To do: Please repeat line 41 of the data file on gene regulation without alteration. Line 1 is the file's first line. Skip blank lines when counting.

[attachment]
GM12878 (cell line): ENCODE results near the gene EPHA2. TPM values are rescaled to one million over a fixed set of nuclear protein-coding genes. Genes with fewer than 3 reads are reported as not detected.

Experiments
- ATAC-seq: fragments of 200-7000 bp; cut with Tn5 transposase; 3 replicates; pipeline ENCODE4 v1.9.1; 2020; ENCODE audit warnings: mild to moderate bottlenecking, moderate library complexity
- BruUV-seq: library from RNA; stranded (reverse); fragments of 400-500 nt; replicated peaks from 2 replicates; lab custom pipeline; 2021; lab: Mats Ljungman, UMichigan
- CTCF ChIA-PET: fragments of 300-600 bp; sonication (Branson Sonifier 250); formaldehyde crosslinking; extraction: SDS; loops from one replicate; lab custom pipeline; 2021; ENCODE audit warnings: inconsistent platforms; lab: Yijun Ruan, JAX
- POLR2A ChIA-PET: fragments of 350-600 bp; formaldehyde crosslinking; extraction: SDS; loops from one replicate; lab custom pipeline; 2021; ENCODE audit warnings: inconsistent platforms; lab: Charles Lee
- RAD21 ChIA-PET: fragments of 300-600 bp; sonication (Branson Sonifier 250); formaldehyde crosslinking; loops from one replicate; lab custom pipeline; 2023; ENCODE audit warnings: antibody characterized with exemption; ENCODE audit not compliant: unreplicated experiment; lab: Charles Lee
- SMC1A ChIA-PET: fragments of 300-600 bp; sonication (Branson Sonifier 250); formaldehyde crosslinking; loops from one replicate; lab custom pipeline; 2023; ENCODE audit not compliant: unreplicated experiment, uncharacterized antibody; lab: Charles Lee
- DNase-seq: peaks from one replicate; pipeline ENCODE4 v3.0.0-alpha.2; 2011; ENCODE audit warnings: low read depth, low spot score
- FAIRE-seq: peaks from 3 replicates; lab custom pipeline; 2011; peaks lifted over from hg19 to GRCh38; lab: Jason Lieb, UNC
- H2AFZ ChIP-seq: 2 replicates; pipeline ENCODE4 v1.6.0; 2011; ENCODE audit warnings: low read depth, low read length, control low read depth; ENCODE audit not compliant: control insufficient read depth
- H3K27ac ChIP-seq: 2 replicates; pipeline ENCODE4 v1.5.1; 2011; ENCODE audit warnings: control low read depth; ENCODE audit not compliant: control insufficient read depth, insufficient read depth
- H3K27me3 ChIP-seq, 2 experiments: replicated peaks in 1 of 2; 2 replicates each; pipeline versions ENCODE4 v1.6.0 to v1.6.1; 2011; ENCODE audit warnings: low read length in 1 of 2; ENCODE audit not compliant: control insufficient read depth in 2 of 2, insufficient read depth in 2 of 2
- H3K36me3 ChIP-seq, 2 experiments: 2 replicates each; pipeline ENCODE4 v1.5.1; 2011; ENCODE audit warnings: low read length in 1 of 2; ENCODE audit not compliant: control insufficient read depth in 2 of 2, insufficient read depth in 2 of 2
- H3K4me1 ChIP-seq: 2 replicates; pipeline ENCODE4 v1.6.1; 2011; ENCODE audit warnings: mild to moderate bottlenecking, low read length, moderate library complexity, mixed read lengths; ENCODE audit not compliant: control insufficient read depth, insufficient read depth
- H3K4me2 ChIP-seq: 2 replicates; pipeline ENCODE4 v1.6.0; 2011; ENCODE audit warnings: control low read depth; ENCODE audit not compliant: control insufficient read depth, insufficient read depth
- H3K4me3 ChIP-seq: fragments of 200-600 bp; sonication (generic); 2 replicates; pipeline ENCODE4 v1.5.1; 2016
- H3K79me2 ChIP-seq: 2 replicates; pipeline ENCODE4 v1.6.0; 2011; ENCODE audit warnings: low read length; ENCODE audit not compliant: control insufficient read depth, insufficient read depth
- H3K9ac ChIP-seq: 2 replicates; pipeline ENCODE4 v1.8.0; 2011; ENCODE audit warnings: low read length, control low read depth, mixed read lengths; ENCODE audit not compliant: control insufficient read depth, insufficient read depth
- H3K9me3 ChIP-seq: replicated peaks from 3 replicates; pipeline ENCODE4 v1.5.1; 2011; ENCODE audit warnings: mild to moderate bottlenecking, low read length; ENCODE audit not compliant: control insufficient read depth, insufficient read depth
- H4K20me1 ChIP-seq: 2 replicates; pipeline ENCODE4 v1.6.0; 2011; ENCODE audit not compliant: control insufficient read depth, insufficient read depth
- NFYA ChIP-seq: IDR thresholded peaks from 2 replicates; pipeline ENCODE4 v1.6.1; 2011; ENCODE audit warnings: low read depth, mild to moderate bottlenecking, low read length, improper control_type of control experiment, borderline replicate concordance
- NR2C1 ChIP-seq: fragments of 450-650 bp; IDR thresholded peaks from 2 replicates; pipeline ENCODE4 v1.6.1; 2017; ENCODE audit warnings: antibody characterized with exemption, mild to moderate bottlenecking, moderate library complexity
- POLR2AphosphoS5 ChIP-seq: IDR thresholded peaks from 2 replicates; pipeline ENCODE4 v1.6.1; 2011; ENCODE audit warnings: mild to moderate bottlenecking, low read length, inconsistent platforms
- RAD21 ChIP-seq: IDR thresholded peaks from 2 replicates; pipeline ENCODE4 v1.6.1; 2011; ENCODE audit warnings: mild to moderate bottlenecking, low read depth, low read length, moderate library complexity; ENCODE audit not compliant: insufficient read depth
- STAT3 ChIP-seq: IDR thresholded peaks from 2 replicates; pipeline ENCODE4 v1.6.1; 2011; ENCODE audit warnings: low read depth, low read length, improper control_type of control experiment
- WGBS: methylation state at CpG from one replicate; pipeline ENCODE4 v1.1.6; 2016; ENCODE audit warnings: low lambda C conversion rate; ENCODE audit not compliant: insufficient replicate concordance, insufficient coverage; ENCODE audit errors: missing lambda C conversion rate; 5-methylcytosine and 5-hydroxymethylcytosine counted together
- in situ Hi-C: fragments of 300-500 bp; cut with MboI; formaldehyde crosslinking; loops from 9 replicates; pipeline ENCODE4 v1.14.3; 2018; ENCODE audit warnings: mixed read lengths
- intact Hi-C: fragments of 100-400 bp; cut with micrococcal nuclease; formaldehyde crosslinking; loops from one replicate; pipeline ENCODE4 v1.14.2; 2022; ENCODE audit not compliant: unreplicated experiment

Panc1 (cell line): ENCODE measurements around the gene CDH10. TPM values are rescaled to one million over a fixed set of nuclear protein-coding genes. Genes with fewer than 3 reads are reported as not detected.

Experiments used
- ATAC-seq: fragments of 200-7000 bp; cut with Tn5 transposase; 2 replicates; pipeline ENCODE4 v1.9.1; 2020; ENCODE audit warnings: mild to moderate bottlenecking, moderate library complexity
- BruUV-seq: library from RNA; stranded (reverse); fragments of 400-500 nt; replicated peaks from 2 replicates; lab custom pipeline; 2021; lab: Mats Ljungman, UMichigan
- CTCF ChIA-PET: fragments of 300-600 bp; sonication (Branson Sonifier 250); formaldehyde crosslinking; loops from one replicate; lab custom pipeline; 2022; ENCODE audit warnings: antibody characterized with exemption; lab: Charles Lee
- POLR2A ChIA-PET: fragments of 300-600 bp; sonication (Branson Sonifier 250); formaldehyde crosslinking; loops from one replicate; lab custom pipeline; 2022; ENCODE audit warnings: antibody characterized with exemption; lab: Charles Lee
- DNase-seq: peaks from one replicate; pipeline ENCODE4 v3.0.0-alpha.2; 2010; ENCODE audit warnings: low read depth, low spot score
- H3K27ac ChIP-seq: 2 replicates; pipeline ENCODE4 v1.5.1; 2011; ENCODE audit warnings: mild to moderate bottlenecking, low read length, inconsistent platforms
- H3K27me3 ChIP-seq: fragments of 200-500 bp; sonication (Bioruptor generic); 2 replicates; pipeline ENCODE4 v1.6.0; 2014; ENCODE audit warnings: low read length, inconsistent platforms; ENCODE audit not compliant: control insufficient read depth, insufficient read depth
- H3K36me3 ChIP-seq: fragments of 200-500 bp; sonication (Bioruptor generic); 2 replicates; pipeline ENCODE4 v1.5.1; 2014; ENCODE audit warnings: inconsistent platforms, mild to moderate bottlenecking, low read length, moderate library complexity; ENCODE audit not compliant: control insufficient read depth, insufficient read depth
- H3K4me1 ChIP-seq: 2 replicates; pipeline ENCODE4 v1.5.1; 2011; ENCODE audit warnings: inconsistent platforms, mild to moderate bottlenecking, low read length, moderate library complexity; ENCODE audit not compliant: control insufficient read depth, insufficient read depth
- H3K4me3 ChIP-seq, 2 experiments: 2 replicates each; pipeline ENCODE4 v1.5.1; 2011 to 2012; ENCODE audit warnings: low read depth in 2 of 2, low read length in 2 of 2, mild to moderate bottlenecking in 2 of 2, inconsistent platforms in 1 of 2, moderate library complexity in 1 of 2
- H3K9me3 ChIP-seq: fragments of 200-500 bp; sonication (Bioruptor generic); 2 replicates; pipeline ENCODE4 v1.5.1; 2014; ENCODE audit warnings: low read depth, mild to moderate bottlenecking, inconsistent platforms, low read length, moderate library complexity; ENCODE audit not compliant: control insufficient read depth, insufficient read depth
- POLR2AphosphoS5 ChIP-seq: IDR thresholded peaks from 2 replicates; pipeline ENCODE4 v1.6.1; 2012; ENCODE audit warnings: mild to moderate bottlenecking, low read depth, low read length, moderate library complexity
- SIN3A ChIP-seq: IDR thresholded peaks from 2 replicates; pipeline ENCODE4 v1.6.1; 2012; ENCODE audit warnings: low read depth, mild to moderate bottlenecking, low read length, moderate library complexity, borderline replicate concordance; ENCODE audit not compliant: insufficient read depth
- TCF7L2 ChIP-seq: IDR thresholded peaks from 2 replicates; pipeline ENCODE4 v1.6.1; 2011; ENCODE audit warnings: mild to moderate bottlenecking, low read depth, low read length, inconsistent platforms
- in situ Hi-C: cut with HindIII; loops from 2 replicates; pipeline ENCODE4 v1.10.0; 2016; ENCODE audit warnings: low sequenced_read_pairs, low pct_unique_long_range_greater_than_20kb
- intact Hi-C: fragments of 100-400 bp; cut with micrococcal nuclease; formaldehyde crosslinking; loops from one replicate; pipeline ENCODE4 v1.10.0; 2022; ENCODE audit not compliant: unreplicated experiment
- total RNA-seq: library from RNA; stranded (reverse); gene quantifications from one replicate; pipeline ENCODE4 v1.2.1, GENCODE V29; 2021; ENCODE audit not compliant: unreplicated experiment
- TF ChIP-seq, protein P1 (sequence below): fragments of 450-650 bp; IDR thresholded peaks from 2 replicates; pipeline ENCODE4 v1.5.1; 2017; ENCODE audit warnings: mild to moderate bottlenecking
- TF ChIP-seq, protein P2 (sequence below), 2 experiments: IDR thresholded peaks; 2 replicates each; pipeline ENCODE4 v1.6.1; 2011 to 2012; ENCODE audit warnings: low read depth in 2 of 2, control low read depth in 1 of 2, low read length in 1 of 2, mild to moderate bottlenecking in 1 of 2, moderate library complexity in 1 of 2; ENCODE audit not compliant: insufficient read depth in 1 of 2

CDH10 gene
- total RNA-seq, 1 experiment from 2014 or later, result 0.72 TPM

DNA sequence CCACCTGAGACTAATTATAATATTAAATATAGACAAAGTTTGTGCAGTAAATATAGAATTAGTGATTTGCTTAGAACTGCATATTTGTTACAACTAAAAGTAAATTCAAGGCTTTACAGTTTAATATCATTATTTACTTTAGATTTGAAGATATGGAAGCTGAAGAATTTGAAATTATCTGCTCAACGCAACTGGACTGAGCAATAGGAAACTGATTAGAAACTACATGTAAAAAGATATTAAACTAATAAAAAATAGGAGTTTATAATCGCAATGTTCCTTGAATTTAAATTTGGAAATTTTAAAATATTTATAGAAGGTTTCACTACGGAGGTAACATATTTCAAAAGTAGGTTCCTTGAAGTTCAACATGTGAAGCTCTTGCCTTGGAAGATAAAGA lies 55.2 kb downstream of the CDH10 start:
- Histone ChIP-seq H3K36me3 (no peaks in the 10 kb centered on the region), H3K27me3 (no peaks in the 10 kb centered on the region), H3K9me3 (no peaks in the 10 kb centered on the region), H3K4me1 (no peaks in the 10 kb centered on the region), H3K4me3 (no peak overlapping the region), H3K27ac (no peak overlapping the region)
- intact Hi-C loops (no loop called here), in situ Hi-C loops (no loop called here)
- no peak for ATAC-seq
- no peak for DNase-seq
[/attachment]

- H3K4me3 ChIP-seq, 2 experiments: 2 replicates each; pipeline ENCODE4 v1.5.1; 2011 to 2012; ENCODE audit warnings: low read depth in 2 of 2, low read length in 2 of 2, mild to moderate bottlenecking in 2 of 2, inconsistent platforms in 1 of 2, moderate library complexity in 1 of 2